Mass construction and operation of offshore wind turbines in US face a uniquely regulated environment

  • Market Insight 05 January 2023 05 January 2023
  • Asia Pacific, North America, UK & Europe

  • Insurance 2023 - the year ahead

Claims influx across first-party property, liability, hull, and marine pollution likely to follow

With the current Administration’s goal to deploy 30 gigawatts of offshore wind in the US by 2030, and the expectation that this will require the construction and installation of approximately 2,100 turbines, owners and contractors will likely be building at a frenzied pace. In addition, many developers and contractors will have to deal with the Jones Act for the first time, which, in short, requires any cargo shipped between US points to be carried by US-flagged, Jones Act-compliant vessels, of which there are not many prepared to service the construction and operation of the projected US offshore wind industry. 

With project development involving on-shore and off-shore construction and marine activity expected to ramp up quickly, anticipated risks are abundant. Without Jones Act-complaint WTIVs, WTIVs will need to be brought in from Europe and other areas of the world at a time when off-shore wind construction activity is expected to ramp up across the globe. Even if a US project contractor is able to get their hands on a foreign-flagged WTIV, a feeder vessel system will need to be employed using a Jones Act-compliant vessel to transport turbine components to the offshore project site followed by a transfer of the components to a foreign-flagged WTIV for installation. This will lead to more offshore lifts of project cargo compared to similar campaigns elsewhere in the world, each of which brings with it increased risk.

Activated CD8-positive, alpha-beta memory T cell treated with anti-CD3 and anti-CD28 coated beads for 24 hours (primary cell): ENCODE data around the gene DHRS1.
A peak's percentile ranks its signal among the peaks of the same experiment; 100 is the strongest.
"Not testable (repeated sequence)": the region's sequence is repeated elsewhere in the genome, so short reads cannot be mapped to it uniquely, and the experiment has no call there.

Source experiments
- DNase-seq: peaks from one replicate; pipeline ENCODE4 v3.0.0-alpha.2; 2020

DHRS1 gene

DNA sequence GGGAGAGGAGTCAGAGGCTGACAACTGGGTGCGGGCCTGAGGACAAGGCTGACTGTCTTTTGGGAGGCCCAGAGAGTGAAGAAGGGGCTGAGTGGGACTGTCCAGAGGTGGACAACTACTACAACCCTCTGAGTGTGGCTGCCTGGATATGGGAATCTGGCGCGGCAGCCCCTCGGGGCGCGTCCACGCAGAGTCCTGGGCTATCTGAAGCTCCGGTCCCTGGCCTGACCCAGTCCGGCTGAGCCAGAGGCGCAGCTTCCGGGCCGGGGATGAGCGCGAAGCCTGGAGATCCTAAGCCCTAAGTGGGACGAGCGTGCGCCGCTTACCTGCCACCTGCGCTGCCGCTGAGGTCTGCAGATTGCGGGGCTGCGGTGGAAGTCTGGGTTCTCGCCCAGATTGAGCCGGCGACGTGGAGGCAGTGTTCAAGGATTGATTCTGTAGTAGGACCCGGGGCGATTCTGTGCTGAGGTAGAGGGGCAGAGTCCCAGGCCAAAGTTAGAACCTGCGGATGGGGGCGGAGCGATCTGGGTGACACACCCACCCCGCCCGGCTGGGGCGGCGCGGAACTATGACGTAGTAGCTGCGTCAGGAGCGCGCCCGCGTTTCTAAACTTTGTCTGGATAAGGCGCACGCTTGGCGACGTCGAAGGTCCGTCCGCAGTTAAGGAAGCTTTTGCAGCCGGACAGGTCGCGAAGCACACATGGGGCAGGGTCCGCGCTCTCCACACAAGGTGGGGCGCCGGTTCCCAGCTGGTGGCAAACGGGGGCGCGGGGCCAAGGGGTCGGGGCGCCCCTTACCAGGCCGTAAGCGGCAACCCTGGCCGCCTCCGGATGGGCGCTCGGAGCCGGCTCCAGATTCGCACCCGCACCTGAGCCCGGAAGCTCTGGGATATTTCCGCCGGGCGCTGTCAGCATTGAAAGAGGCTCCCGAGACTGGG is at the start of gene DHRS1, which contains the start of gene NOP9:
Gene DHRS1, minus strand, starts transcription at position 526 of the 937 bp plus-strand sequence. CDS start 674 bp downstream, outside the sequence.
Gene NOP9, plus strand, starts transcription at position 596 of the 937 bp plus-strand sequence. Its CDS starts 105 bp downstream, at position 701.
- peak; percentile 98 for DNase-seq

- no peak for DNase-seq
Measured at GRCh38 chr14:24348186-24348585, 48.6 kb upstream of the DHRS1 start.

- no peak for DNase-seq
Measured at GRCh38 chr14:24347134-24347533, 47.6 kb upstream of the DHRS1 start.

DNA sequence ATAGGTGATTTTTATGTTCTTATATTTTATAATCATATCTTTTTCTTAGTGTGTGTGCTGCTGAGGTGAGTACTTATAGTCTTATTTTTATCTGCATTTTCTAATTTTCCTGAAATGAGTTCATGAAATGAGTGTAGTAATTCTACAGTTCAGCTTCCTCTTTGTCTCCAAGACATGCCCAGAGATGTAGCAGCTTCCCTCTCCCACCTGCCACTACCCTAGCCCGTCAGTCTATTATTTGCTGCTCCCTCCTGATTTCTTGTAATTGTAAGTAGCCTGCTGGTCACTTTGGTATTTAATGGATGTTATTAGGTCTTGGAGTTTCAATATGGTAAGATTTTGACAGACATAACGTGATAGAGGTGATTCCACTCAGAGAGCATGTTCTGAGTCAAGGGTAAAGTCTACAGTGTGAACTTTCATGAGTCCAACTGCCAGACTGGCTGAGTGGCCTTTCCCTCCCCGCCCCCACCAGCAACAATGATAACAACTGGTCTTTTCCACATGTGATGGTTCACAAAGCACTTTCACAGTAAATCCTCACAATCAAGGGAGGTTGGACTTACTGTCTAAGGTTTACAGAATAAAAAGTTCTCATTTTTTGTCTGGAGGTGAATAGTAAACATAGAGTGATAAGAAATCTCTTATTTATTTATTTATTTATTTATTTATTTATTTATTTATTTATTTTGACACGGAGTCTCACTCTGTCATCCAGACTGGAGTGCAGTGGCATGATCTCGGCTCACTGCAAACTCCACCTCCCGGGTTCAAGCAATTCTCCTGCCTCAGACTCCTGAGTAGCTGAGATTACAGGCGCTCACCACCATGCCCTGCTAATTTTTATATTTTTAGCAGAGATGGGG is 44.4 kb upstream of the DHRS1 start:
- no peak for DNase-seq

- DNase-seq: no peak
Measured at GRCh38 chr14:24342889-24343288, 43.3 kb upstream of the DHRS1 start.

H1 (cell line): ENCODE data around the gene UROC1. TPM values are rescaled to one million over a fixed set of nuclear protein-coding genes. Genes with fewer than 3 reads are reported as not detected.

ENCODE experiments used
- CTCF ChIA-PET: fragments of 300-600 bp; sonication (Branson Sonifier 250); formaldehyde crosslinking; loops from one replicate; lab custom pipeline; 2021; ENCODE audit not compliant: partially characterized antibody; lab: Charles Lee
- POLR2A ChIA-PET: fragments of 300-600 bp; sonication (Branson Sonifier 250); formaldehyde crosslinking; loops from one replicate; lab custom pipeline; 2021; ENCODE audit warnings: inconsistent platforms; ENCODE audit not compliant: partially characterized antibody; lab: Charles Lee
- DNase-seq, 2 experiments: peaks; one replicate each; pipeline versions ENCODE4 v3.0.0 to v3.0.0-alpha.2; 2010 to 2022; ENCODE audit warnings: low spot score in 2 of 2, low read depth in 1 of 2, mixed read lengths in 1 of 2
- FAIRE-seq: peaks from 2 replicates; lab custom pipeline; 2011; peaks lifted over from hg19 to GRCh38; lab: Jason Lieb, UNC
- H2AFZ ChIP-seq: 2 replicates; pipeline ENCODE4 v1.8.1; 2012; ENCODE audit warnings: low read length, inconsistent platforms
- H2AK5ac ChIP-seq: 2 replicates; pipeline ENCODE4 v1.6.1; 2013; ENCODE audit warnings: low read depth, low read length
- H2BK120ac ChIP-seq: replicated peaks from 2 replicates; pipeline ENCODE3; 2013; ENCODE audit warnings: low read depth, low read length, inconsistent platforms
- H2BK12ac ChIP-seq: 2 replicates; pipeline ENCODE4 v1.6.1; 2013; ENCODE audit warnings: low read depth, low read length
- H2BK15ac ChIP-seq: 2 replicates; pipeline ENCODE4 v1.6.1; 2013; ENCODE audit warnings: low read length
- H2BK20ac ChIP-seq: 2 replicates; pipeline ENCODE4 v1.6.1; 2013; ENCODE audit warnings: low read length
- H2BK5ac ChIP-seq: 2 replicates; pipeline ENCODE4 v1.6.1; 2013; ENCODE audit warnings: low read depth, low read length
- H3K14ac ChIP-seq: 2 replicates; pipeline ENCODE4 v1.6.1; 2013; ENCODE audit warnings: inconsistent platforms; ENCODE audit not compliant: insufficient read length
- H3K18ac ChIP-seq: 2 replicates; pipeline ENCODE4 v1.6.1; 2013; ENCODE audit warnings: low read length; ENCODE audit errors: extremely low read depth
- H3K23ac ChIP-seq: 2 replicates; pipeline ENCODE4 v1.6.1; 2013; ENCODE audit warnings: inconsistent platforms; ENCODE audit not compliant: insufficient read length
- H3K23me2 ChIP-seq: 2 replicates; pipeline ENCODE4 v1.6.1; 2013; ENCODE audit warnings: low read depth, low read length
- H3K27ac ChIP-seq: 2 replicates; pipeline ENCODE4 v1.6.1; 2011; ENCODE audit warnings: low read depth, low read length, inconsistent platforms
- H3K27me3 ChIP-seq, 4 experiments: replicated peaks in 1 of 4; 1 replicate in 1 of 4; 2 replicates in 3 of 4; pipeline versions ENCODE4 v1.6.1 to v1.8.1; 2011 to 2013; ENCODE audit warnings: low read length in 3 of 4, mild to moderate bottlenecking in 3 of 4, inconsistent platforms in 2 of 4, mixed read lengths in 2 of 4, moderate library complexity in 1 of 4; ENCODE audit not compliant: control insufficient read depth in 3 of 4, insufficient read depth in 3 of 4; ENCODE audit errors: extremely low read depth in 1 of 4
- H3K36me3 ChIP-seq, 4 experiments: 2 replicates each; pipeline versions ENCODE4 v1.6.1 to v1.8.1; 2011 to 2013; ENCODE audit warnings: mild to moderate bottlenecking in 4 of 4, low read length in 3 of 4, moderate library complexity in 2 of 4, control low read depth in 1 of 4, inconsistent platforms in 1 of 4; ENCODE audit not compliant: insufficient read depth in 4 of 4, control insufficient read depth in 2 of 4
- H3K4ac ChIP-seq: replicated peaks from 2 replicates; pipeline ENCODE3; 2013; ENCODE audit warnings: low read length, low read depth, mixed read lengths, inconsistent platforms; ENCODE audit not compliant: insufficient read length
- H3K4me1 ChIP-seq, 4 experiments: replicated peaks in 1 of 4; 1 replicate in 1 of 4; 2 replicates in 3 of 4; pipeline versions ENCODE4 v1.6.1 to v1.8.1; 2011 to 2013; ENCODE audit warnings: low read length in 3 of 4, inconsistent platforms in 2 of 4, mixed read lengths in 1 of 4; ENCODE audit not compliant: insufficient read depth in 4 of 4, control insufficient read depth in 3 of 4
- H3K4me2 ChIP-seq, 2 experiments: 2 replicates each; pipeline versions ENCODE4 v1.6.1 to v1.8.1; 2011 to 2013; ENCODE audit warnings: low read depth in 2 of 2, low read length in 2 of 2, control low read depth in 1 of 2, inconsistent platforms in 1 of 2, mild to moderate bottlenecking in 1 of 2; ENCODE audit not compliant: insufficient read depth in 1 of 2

This increased risk has the potential to bring additional claims across numerous insurance business lines including first-party property, liability, hull, and marine pollution. The alternative is to load turbine components on a foreign-flagged vessel outside of the US and transport them to the offshore project site in US waters. This is likely impractical for large scale projects and, in any event, would likely lead to increased unsustainable project costs.  

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